INSTITUTO DE DIVERSIDAD Y ECOLOGIA ANIMAL
Unidad Ejecutora - UE
Corticosterone stress response of Greater rhea (Rhea americana) during short-term road transport
LÉCHE, A; DELLA COSTA, N.S.; HANSEN, C; NAVARRO JL; MARIN RH; MARTELLA MB,
POULTRY SCIENCE ASSOC INC
Año: 2013 vol. 92 p. 60 - 60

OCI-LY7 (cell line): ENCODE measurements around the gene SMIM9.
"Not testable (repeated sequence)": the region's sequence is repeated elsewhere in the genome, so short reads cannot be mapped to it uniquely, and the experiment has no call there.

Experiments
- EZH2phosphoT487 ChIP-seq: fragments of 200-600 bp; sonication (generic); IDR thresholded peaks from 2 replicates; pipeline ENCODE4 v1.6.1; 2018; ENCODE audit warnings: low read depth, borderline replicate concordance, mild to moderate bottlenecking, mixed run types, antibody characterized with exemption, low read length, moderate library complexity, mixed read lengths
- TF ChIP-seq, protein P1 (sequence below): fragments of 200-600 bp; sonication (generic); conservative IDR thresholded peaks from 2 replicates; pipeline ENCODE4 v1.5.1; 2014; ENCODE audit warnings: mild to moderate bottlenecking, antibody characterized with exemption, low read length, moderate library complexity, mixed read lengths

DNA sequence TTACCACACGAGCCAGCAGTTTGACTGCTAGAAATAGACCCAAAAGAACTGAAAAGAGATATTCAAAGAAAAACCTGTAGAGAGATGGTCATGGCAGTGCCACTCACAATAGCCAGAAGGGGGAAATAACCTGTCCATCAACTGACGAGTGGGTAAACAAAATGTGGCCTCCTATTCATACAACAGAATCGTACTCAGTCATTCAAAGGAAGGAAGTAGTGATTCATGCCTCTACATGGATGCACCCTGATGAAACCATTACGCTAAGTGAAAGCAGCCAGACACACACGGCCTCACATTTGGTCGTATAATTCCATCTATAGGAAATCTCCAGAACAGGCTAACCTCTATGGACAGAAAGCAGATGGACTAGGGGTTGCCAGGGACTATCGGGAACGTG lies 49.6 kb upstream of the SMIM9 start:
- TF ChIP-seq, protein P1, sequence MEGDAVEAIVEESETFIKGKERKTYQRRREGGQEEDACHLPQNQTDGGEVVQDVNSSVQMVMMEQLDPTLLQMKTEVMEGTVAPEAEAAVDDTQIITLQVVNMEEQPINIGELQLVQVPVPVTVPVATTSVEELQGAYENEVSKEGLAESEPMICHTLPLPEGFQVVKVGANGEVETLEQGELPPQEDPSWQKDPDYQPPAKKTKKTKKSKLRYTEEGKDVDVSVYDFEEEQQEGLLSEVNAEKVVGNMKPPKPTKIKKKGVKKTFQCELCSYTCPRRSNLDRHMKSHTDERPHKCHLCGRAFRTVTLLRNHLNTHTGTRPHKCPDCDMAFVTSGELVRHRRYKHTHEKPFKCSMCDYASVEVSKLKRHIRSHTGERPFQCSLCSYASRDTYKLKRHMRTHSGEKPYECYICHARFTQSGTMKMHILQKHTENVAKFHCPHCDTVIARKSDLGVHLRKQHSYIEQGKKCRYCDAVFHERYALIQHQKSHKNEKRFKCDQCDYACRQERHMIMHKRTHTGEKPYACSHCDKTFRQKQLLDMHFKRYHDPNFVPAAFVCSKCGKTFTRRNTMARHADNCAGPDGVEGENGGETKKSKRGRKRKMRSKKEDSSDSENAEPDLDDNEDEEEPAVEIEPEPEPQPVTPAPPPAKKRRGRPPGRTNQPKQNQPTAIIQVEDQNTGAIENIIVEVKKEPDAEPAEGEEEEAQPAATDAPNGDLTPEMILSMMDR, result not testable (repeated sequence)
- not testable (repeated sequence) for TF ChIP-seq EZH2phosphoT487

The effect of transport stress on blood corticosterone levels in captive Greater Rheas was investigated. Twelve adult individuals (7 males; 5 females) were loaded in pairs inside wooden crates and transported along a paved road for 30 min. Blood samples were taken before the individuals were introduced into the crate (baseline value) and immediately after they were unloaded (30 min after capture). To assess whether corticosterone levels were affected by the blood sampling procedure per se, another 6 (nontransport) control birds (3 males; 3 females) were also captured and sampled at the same times as their transported counterparts. Plasma corticosterone concentrations were measured using a commercially available corticosterone 125I radio-immunoassay kit. Baseline corticosterone levels were similar in the control and transported birds (9.0 ± 1.6 and 10.4 ± 0.8 ng/mL, respectively). Transportation induced a highly significant (P < 0.001), more than 40-fold increase in the corticosterone levels (433.6 ± 35.4 ng/mL) that was about 5 times higher (P < 0.001) than in their nontransported counterparts (88.4 ± 14.8 ng/mL). The present findings suggest that Greater Rhea is a species highly sensitive to stressful manipulations. Both blood sampling and transportation induced highly significant adrenocortical responses. Considering that transportation is one of the unavoidable common practices in the management of Greater Rheas and, as shown in the present study, that it induces a significant 40-fold corticosterone stress response, efforts should focus on helping to generate management transport standards for optimization of the welfare of this ratite.